Apple’s WebKit team today has released its full “Tracking Prevention Policy.” This policy is an outline of WebKit’s tracking efforts and details what types of tracking WebKit will prevent, countermeasures, and more.
Back in 2014, the WebKit team at Apple released Speedometer, which it touted as “a benchmark for web app responsiveness.” Almost four years later, Apple today has announced Speedometer 2.0 with numerous improvements for developers…
Today, the team behind Safari’s web browser engine, WebKit, have detailed how designers should be building sites for the iPhone X. The upcoming iPhone’s sensor housing, aka “notch,” has presented new challenges for designers and developers alike. This has left some implementing creative “solutions” for the problem. Having WebKit lay out some official guidelines for the iPhone X should help web developers around the globe.
App developer Craig Hockenberry has published an article today titled “in-app browsers considered harmful” warning both devs and users of security issues related to apps that take advantage of the feature. “Would it surprise you to know that every one of those apps could eavesdrop on your typing? Even when it’s in a secure login screen with a password field?”Expand Expanding Close
Apple today has released new versions of Safari for OS X Lion/Mountain Lion and OS X Mavericks that address security and WebKit issues. The Safari 6.1.6 update for the older versions of OS X and Safari 7.0.6 update for the latest OS X are available in Software Update on the Mac App Store. Here are the release notes from Apple’s support page:
The code shows that this is a new addition for OS X 10.10 and iOS 8.
Slightly ahead of the keynote later today, Apple has pushed some of its new APIs for developers into the open-source channels. The class in question is a new view that appears to replace the current iOS and OS X WebKit implementations, which enables apps to show webpages and other content inline.
The new framework seems to indicate a focus on cross-platform API compatibility, between iOS and OS X. The leaked framework seems to be fully feature-compatible across platforms. This differs to the situation today, where developers must use the ‘WebView’ class for OS X and ‘UIWebView’ for iOS. This should help developers write more reusable code.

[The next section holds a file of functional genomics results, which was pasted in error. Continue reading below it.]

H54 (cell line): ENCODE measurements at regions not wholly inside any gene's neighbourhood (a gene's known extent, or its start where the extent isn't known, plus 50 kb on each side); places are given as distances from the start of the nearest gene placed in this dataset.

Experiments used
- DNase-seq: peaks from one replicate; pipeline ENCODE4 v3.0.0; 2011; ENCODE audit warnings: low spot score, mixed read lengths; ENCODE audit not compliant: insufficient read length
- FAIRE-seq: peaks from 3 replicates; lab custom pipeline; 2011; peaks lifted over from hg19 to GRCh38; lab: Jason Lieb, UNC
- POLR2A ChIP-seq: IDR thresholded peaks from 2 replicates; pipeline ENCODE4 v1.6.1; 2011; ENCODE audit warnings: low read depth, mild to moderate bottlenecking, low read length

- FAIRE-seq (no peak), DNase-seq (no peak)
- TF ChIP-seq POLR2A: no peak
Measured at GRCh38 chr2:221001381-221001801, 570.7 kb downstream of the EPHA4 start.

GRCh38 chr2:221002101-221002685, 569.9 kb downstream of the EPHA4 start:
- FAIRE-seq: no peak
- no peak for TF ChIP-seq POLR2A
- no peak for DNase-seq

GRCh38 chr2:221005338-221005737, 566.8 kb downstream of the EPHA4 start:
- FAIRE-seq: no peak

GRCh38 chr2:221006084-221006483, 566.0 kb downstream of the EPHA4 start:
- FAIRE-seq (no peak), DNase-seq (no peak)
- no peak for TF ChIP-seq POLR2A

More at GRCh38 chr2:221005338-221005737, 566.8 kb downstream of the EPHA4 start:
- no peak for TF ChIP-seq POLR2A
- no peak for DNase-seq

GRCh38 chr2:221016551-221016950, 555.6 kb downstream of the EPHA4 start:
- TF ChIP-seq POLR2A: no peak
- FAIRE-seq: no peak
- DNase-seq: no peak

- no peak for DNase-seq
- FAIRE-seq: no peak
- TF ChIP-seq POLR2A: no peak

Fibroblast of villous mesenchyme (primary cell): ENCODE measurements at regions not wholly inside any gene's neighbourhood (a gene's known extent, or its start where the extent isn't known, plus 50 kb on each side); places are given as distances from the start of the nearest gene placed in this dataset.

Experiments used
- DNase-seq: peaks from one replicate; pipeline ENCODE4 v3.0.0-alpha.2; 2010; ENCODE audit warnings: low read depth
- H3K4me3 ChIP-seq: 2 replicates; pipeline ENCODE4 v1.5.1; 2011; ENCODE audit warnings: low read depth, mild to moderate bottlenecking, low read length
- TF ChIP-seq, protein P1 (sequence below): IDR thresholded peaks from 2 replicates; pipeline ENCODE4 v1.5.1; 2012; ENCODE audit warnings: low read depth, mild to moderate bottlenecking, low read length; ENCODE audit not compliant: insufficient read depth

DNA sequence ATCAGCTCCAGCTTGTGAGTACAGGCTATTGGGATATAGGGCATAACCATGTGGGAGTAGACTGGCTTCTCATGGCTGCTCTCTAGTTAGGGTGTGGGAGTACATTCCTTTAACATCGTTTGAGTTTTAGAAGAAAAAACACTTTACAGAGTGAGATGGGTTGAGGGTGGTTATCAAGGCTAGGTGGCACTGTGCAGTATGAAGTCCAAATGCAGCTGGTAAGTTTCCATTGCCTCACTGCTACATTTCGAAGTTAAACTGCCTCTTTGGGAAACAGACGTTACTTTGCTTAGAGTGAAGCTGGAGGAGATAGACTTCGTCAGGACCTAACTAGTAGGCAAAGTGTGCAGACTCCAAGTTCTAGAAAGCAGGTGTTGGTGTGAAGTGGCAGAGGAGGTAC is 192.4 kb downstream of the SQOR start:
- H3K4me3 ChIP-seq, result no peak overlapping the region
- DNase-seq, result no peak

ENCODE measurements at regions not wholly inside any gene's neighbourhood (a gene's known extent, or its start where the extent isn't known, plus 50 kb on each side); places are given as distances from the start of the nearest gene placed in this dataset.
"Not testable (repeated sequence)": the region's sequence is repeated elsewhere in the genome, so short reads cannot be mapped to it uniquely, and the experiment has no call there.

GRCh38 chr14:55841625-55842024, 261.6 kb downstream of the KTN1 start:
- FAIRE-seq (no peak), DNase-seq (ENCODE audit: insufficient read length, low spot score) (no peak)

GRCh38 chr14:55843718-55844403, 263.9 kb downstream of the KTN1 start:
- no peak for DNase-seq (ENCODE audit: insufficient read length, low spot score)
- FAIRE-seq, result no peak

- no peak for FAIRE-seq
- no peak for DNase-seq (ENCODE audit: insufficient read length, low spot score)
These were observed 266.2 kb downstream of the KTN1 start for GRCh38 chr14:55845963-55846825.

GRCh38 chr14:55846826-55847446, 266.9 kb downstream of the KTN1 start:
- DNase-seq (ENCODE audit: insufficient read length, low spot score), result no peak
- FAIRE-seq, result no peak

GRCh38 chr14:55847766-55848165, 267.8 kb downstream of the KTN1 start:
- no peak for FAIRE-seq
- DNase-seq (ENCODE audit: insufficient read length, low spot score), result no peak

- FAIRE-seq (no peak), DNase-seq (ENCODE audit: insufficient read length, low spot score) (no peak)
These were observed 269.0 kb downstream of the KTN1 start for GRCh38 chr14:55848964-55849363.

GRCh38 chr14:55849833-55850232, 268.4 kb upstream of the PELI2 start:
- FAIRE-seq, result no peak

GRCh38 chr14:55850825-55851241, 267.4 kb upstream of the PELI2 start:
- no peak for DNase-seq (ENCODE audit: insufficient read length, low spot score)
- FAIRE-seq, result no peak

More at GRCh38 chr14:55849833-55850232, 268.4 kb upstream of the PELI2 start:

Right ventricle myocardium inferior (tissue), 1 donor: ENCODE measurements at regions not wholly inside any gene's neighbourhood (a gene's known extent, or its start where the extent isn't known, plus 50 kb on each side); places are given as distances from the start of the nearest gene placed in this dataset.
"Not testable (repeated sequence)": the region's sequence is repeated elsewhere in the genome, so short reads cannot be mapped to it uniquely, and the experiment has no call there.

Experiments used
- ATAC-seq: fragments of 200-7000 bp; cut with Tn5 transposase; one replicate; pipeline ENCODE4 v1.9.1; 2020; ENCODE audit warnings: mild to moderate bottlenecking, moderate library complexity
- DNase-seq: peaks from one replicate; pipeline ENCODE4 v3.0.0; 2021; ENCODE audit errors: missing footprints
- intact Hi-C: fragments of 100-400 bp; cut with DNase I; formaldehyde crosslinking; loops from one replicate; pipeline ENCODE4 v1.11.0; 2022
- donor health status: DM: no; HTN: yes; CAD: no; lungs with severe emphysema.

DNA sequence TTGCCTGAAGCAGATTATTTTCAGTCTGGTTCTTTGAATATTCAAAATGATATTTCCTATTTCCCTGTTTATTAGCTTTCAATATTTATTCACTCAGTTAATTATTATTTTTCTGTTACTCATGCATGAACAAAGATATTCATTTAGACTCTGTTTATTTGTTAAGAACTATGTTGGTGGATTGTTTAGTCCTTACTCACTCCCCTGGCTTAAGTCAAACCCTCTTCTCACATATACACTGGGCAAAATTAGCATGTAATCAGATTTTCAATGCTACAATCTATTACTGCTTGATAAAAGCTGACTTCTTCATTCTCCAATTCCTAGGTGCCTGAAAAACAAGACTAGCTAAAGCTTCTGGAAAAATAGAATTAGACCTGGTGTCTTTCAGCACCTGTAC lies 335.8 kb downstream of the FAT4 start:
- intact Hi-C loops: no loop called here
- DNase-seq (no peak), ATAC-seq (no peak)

As usual, the annual Pwn2Own contest featured many hackers targeting the latest operating systems and browsers from the major vendors, including Apple. Threatpost reports that the “Keen Team” focused Safari on Thursday and exploited it with relative ease.
The team took home a $40,000 bounty for their efforts on Safari, as well as a share in a $75,000 prize for co-engineering a zero-day Flash exploit. They say they will donate some of their winnings towards charities representing missing Malaysian Airplane passengers.
The group say that for Safari, they used two different exploit vectors. One vulnerability was a heap overflow in WebKit that enabled arbitrary code execution. The team then used this opening to use another exploit to bypass the application sandbox and run code as if it was user privileged.
To provide a leading browser on Android and iOS, this year Opera will make a gradual transition to the WebKit engine, as well as Chromium, for most of its upcoming versions of browsers for smartphones and computers.
“The WebKit engine is already very good, and we aim to take part in making it even better. It supports the standards we care about, and it has the performance we need,” says CTO of Opera Software, Håkon Wium Lie. “It makes more sense to have our experts working with the open source communities to further improve WebKit and Chromium, rather than developing our own rendering engine further. Opera will contribute to the WebKit and Chromium projects, and we have already submitted our first set of patches: to improve multi-column layout.”